Also, a thought:

If you accept that the term capitalism is not just the use of capital, you may accept that anarchism is not simply being against government/state and that the term anarchism is an actual political philosophy and not simply a word to use etymologically as 'without ruler'. It follows that if you're not going to use capitalism to refer to plain old markets, then you may not want to use the term 'anarcho-capitalist'. You would be a market anarchist. Although, I don't suspect you adhere to the political philosophy of anarchism, and since you don't want to use capitalism, you may not want to use the term anarchism either.
I appreciate your input. I have an aversion to the label Anarcho-Capitalism because of this very point. I would prefer to identify as Libertarian Anarchist. I have no objection to also using Market Anarchism or Individualist Anarchy. I use the term Anarcho-Capitalism because most of the arguments that I agree with were first put forth as and have come to be associated with the term Anarcho-Capitalism. I care more about the clarity of my own position when discussing theory with other Anarchists, like yourself. So, I will accept the pejorative definition of capitalism and avoid using it in our discussion.

The current circumstance is not "natural" and did not arise from property rules that Libertarian-Anarchists support. I am not only against the state's use of institutionalized violence, but all forms of coercion. I could very well use the term Voluntarism. Is it true that anarchism and voluntarism are compatible terms?
I will change my username to VoluntaryThinker
Maybe they're compatible terms to some degree. Definitely not interchangeable since voluntarism ignores the conditions in which agreements and associations are made.

Poke around in the Anarchist FAQ at infoshop.org.
Regardless of whether the system was constructed using force and coercion (however you define those terms), the system itself is coercive.

Even if such a system were brought into existence "naturally" (whatever that means) or with the concept of its initial participants, it would still be coercive and exploitative.
I don't take issue with voluntary exploitation. If you would like to exploit my labor by mixing it with your machine (which you have saved for and purchased), then that is fine; so long as I consent it is not coercion. I want to avoid conflict by using property rules. I also want to allow individuals to act voluntarily with others. If all I can do is beg or work 18hrs a day to feed myself, you are not coercing me to work for you. If I can only choose die or work for you, you are not coercing me to work for you.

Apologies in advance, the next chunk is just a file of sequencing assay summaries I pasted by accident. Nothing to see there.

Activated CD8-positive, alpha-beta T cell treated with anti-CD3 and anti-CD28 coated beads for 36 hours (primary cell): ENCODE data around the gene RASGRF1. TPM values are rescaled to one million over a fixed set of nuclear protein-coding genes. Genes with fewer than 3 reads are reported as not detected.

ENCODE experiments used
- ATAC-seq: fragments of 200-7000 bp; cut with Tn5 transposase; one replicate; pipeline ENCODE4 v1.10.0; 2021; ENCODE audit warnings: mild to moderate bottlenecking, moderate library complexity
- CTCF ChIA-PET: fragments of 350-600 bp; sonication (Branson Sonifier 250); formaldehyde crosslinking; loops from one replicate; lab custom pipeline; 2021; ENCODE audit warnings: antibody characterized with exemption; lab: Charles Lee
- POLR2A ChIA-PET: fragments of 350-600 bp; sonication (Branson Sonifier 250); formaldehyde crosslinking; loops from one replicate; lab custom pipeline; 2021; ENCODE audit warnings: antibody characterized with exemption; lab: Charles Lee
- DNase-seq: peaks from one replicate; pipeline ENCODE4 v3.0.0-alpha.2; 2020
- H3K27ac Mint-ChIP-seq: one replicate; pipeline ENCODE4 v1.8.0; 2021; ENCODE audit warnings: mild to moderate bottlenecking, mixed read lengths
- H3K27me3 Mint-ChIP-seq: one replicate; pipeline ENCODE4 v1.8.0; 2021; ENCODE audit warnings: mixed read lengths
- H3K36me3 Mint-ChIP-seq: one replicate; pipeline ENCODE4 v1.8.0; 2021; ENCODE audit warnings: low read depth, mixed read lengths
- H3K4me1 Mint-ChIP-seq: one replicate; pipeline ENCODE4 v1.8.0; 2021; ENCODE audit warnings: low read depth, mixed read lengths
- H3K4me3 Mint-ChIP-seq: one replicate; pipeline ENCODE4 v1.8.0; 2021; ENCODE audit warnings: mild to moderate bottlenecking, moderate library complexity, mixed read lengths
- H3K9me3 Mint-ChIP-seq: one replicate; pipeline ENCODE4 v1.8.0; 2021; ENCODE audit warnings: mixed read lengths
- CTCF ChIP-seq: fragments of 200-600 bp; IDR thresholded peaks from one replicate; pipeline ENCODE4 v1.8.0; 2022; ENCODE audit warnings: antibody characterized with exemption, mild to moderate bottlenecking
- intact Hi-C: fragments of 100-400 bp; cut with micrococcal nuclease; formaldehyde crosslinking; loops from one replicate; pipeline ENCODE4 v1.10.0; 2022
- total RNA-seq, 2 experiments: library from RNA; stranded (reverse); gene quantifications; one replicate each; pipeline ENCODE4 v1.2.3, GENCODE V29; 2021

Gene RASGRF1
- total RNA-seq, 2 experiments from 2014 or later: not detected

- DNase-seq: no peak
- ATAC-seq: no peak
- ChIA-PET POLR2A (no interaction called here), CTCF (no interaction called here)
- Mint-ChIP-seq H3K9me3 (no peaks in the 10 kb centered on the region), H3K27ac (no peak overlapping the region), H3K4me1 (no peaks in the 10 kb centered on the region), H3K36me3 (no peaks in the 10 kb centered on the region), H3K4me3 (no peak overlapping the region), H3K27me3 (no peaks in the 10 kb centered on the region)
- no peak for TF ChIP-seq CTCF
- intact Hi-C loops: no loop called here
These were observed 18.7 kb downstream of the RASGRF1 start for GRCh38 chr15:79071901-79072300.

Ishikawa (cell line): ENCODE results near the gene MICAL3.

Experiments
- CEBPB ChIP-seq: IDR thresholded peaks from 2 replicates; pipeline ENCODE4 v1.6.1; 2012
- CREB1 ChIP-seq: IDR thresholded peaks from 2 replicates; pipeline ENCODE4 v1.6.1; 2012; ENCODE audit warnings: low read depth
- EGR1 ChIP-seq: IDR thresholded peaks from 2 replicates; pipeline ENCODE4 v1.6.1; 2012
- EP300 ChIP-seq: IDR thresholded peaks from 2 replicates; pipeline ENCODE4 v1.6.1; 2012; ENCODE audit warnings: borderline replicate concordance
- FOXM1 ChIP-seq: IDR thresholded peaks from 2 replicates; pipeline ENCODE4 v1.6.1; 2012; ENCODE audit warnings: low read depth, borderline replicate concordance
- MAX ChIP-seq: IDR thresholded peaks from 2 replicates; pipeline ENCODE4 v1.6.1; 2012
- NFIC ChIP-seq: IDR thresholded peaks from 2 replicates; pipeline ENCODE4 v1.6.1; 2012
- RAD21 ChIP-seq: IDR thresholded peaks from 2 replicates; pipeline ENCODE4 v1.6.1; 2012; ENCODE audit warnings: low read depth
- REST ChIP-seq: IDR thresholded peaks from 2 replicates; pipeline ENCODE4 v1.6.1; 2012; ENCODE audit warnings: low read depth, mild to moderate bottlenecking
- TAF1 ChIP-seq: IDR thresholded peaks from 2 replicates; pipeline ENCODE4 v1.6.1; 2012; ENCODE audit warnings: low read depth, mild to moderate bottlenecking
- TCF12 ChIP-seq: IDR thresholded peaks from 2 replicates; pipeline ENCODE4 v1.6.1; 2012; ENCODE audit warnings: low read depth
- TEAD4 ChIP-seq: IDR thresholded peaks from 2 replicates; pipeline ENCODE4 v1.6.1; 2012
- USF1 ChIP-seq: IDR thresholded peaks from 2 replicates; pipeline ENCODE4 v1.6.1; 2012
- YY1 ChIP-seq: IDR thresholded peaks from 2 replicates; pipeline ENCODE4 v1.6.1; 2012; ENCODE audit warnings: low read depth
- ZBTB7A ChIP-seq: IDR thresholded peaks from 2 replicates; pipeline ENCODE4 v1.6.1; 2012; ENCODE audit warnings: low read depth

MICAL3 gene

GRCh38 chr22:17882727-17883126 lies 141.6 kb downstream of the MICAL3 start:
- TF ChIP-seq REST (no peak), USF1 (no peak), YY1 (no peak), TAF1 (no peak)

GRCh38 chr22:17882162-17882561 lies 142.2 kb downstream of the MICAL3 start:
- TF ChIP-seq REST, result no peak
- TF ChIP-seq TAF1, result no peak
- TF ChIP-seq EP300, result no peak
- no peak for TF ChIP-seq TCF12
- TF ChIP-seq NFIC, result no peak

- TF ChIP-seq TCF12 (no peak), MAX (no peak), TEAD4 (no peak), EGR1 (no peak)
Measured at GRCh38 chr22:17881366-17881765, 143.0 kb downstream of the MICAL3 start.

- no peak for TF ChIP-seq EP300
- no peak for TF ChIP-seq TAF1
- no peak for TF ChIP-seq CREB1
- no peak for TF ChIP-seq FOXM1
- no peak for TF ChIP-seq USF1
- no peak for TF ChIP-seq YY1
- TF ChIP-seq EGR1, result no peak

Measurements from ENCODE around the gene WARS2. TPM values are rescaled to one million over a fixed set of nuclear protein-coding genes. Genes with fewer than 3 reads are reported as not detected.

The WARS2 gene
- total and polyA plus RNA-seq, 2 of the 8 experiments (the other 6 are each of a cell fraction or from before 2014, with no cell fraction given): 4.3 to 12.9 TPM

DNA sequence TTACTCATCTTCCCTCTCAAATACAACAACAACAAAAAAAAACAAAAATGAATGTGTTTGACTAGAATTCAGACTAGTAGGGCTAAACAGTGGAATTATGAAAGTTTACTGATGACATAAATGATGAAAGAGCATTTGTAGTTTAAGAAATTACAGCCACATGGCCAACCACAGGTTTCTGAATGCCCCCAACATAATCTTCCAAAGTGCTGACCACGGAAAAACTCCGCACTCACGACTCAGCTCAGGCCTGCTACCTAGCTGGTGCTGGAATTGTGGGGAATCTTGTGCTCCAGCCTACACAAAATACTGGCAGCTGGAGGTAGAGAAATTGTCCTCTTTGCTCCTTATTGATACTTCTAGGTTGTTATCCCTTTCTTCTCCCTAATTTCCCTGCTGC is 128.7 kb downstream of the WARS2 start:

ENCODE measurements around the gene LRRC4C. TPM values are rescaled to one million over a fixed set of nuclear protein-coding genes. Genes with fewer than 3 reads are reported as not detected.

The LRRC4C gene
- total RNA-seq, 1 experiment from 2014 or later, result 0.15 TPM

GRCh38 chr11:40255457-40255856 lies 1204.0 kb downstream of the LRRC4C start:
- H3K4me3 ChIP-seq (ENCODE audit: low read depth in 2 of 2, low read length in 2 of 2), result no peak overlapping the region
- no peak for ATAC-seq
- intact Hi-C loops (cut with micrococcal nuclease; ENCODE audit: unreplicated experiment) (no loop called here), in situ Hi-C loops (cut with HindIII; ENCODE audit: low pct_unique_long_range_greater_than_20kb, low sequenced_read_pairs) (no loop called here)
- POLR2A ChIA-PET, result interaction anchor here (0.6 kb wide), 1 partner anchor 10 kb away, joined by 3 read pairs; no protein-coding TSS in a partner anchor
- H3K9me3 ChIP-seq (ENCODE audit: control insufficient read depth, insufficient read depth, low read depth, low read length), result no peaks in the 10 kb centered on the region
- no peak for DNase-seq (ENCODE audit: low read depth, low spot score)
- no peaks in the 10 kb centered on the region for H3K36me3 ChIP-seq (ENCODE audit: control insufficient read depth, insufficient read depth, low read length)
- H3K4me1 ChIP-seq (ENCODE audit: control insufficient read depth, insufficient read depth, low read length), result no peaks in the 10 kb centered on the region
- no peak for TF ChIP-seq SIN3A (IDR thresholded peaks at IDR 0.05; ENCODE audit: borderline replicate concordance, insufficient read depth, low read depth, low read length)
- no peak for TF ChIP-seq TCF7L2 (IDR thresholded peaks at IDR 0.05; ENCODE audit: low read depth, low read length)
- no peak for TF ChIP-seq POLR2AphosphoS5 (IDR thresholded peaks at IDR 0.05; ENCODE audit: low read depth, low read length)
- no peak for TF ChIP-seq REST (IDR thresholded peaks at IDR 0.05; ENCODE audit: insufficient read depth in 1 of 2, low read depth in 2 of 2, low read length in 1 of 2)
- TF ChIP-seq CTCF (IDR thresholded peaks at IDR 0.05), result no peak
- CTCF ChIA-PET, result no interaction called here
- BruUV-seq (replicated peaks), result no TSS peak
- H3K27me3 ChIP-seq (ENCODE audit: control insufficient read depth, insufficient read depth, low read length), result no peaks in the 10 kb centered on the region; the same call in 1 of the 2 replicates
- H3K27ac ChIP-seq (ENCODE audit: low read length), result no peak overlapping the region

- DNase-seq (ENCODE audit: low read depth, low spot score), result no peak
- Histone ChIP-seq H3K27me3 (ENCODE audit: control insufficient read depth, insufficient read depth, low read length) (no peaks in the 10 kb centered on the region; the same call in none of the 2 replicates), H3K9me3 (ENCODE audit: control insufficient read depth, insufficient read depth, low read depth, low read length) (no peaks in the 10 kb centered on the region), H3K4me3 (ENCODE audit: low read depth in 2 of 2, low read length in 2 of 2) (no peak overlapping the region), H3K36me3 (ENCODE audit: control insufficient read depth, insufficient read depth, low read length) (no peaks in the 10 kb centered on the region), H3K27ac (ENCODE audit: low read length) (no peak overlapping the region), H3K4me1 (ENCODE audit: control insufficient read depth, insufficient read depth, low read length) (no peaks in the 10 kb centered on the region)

Unless, you lock me in a prison and then give me a choice to work and eat or lay-about and die. In this case, you have violated the NAP and coercion is present. One could argue that the current system is akin to this example; and is, as such, inherently coercive. I am not arguing for this system and I oppose coercion.
"People exchanging mushrooms for berries isn't capitalism, it's just trade, a market (which I think most anarchists also reject). "

by my understanding, two individuals trading does not constitute a market; a market requires multiple buyers and/or sellers, providing "choice" (and the related competition).
"I don't take issue with voluntary exploitation."

And this is why anarchists don't take you seriously.

With all else equal, in a choice between being exploited and not being exploited, I cannot imagine a reason why a person would choose to be exploited. If there is no feasible choice (for example, be exploited and live in a community with social ties and the essentials for living, versus refuse exploitation and have to fight for survival in the wilderness), then there is coercion. The "prison" you talk about doesn't have to be physical.

The non-aggression principle is an immensely flawed way of conceiving human interactions and I believe it is functionally useless.